Social determinants of health must be assessed and addressed (47) to achieve health equity in diabetes. Health systems must ensure equity in the delivery of all diabetes care, including access to the more expensive, organ-protecting pharmacotherapies (SGLT2i and GLP-1 RAs) and technologies (e.g., CGM).
Many people living with type 2 diabetes have multiple comorbidities, some related to diabetes, such as obesity, hypertension, dyslipidemia, cardiorenal disease, NASH/NAFLD, and mental health problems. Other important conditions whose relationship to diabetes is not as well established, such as chronic obstructive pulmonary disease and cancer, are prevalent. Attention to these comorbidities should be paid throughout the life span of the person living with diabetes, as such comorbidities may impact the tailoring and implementation of the holistic plan for diabetes management, including choice of glucose-lowering medication.
Importantly, diabetes is associated with cognitive decrements, which can substantially impact management (308,309). Further, long-term hyperglycemia is associated with worsening cognitive decline. Screening for cognitive impairment should be performed when risk factors are identified, such as frequent hypoglycemia, difficulty with diabetes self-management, or unexplained falls. People with cognitive impairment should be referred for additional support. Other conditions, such as serious mental illness and substance use disorders, must also be identified and managed appropriately in the holistic approach to diabetes. Mental illness, including depression, is associated with an increased risk of diabetes and with poorer prognosis but may also complicate diabetes management and be a barrier to self-management.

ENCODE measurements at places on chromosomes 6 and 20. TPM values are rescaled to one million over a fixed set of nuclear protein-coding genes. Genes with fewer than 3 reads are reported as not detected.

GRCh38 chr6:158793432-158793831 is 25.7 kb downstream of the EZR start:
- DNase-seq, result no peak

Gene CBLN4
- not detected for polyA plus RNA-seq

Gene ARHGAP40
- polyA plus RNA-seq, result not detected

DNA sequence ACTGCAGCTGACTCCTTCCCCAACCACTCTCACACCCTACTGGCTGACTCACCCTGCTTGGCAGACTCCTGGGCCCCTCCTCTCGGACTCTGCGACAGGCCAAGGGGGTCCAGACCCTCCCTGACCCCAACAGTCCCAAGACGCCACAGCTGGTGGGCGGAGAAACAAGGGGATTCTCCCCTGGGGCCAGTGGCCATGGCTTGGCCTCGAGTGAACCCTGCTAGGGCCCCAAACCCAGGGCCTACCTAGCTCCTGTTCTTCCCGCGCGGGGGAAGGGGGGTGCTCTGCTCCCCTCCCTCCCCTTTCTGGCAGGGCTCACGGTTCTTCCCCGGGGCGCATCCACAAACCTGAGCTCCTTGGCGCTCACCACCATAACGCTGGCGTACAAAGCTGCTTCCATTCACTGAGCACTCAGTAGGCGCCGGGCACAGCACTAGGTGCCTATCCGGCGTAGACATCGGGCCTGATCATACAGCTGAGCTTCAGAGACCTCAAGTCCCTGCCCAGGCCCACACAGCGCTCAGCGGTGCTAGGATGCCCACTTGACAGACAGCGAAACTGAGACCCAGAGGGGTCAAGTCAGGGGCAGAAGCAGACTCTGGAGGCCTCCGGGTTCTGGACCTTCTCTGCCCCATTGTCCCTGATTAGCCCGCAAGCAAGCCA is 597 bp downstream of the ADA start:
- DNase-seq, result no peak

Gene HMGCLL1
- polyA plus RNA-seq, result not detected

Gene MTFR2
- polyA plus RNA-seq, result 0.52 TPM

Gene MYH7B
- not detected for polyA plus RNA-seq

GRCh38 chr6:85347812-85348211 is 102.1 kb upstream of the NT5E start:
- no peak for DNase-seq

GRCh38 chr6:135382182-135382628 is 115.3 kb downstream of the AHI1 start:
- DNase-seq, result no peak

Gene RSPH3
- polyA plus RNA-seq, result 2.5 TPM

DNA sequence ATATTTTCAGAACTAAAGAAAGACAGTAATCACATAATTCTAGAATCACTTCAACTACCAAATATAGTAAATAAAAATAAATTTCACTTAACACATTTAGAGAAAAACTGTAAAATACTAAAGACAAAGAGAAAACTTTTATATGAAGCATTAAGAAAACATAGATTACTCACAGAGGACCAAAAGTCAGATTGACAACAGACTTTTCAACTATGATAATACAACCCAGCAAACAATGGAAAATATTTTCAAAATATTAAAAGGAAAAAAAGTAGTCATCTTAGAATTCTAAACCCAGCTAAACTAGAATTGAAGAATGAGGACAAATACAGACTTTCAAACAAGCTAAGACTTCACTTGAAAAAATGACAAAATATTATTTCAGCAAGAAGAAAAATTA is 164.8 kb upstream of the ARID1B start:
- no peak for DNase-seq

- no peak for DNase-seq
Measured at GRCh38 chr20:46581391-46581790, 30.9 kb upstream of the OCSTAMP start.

Practical Tips for Clinicians
Consider each person living with diabetes an individual with specific context, risks, and preferences.
Health care systems should monitor and address inequity in the delivery of evidence-based interventions for type 2 diabetes.
Assess and address social determinants of health for each individual living with diabetes, particularly in those not achieving goals.
Incorporate comorbidities when developing and implementing the management plan.
Diabetes Self-Management Education and Support
DSMES is critical to integrated, holistic, person-centered care in type 2 diabetes (19–21,23) and is as important to the management plan as the selection of medication. DSMES should be offered on an ongoing basis, should be provided by trained diabetes care and education specialists, and can be delivered using multiple approaches and in a variety of settings (Supplementary Table 1) (20,31). The care team must be aware of the available local DSMES resources and how to access them. Importantly, DSMES is complementary to but does not replace MNT (see below) (310) or referral for mental health services when they are warranted (49).
Practical Tips for Clinicians
Embrace DSMES as being as important as other aspects of diabetes care, such as pharmacotherapy.
Identify and know how to access your local DSMES resources.
Impress on the person and the health care team the importance of DSMES in the ongoing holistic approach to the management of type 2 diabetes.